But I’m telling you now- in order for us to succeed in the next fifty years, every man and woman in this room must take the lead in connecting intergenerationally. This is no longer optional. Each of us must be willing to claim our unique role in the movement, and share what we know with others of all ages. We must connect both with those who are older, and those who are younger. It is a two way street.

But first of all, you need to understand where you are yourself.

Youth. Adult. Elder. Or Ancestor.

Once you know what you consider yourself (and it is simply a matter of claiming that category)--- you can go about thinking about how you will connect with the other categories.

Here are some suggestions for leaders;

1. If you are a youth, learn about adulthood from an adult. If you are an adult, learn about elderhood from and elder, and if you are an elder, learn about ancestorship from an ancestor.

2. Secret mentorship- make a list of men and women you can be of service to

3. Create a ritual of adulthood – a gay bar mitzvah

4. Create a ritual of elderhood

5. Creatie opportunities for adults and elders to bless the youth—three times. If you are not blessing the youth, you are cursing them.

6. Create opportunities for youth and adults to honor the elders

7. Document your history—put it on the web where everyone can find it

8. Create opportunities for celebrating the elder role—show younger gay men that they can become elders, not just olders.

Intergenerational connection is not rocket science, but it does require using our imagination to interact in new ways. To create opportunities that might have been invisible in the past. That is the work of visionary leadership at this time. I do want to acknowledge the powerful leadership in this room for doing much of this work already. I know you are doing it, because you have been doing your incredible work for more than three decades.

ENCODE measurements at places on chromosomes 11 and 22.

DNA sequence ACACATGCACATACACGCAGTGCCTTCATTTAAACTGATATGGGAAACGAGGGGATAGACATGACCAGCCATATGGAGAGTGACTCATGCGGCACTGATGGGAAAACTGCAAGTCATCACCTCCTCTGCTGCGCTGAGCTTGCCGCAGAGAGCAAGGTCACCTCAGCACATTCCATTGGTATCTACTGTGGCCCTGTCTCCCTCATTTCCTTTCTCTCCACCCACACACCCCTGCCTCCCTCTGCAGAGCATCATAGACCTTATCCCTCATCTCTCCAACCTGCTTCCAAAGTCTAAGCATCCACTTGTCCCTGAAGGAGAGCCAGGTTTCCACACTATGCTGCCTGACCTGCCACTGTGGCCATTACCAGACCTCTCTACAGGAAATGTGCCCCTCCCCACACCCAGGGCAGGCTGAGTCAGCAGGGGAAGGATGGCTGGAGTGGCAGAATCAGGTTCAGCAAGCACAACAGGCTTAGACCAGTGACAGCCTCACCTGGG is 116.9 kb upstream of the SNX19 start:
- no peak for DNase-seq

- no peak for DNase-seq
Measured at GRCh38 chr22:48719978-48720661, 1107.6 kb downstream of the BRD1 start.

I want to acknowledge you for your leadership in taking a stand for LGBT liberation—looking at the intersection between LGBT struggles and the other significant civil rights struggles of people of color, women, trans people, etc. This breadth of vision provides opportunities for a diversity of populations in your work.

I want to acknowledge the incredible leadership in this room, because this is one of the places that you are making leadership work—otherwise you wouldn’t still be here. But I suspect that you know there are areas for growth—creating space for youth, solidifying the job descriptions for adults, and more fully accessing the benefits to be provided by elder participation. Perhaps you see new opportunities for intergenerational dialogue, or for mentoring someone younger or older. My one request is that each of you leave today feeling inspired to break down the intergenerational divide in your own life. If you’re already doing this—take the next step. Show someone else how to do it. Create a conversation that courageously explores our fears of each other.

I said earlier that this work is not optional. Why? Because the first generation of LGBT liberation activists is in their 50s, 60s, and 70s. If we “ancestor” them out of the movement—by that I mean close off their possibilities for ongoing participation, we do a disservice to LGBT folks of all generations. Youth and adults will see what is in store for them down the line, and if they are smart, would take their organizing energies elsewhere. If we don’t bless our youth and provide them opportunities for leadership, If we don’t support our adults and connect them to youth and elders, they will likely burnout and move on.

But if each of you in this room takes on the task of intergenerational connection and transmission of history and traditions, we can expect that both youth and adults will jump into the work and fun of LGBTI Health, secure in the knowledge that there is a lifetime of possibility.

1 comment:

  1. Very thoughtfull post on leadership. It should be very much helpfull.

    Thanks,
    Karim - Mind Power

    ReplyDelete